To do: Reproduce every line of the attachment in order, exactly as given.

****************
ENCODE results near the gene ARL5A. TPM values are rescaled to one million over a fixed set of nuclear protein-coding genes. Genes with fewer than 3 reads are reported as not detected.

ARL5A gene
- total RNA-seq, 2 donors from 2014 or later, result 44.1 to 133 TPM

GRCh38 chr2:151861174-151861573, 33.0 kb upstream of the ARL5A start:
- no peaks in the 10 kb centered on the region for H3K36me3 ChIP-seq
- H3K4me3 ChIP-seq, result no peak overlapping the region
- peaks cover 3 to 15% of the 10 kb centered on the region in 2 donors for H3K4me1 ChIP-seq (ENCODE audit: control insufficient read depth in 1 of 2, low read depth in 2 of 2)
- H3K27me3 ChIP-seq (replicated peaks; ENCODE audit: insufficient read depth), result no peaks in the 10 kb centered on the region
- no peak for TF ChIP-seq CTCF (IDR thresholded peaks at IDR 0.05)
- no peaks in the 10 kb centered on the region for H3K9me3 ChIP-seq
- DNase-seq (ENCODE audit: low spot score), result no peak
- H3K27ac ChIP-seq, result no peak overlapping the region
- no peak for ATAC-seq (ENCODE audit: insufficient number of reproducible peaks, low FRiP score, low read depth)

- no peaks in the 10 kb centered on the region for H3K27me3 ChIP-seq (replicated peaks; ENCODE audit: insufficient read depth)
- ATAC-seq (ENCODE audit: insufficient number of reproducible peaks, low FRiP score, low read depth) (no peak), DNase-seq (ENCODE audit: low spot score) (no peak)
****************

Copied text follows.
ENCODE results near the gene ARL5A. TPM values are rescaled to one million over a fixed set of nuclear protein-coding genes. Genes with fewer than 3 reads are reported as not detected.

ARL5A gene
- total RNA-seq, 2 donors from 2014 or later, result 44.1 to 133 TPM

GRCh38 chr2:151861174-151861573, 33.0 kb upstream of the ARL5A start:
- no peaks in the 10 kb centered on the region for H3K36me3 ChIP-seq
- H3K4me3 ChIP-seq, result no peak overlapping the region
- peaks cover 3 to 15% of the 10 kb centered on the region in 2 donors for H3K4me1 ChIP-seq (ENCODE audit: control insufficient read depth in 1 of 2, low read depth in 2 of 2)
- H3K27me3 ChIP-seq (replicated peaks; ENCODE audit: insufficient read depth), result no peaks in the 10 kb centered on the region
- no peak for TF ChIP-seq CTCF (IDR thresholded peaks at IDR 0.05)
- no peaks in the 10 kb centered on the region for H3K9me3 ChIP-seq
- DNase-seq (ENCODE audit: low spot score), result no peak
- H3K27ac ChIP-seq, result no peak overlapping the region
- no peak for ATAC-seq (ENCODE audit: insufficient number of reproducible peaks, low FRiP score, low read depth)

- no peaks in the 10 kb centered on the region for H3K27me3 ChIP-seq (replicated peaks; ENCODE audit: insufficient read depth)
- ATAC-seq (ENCODE audit: insufficient number of reproducible peaks, low FRiP score, low read depth) (no peak), DNase-seq (ENCODE audit: low spot score) (no peak)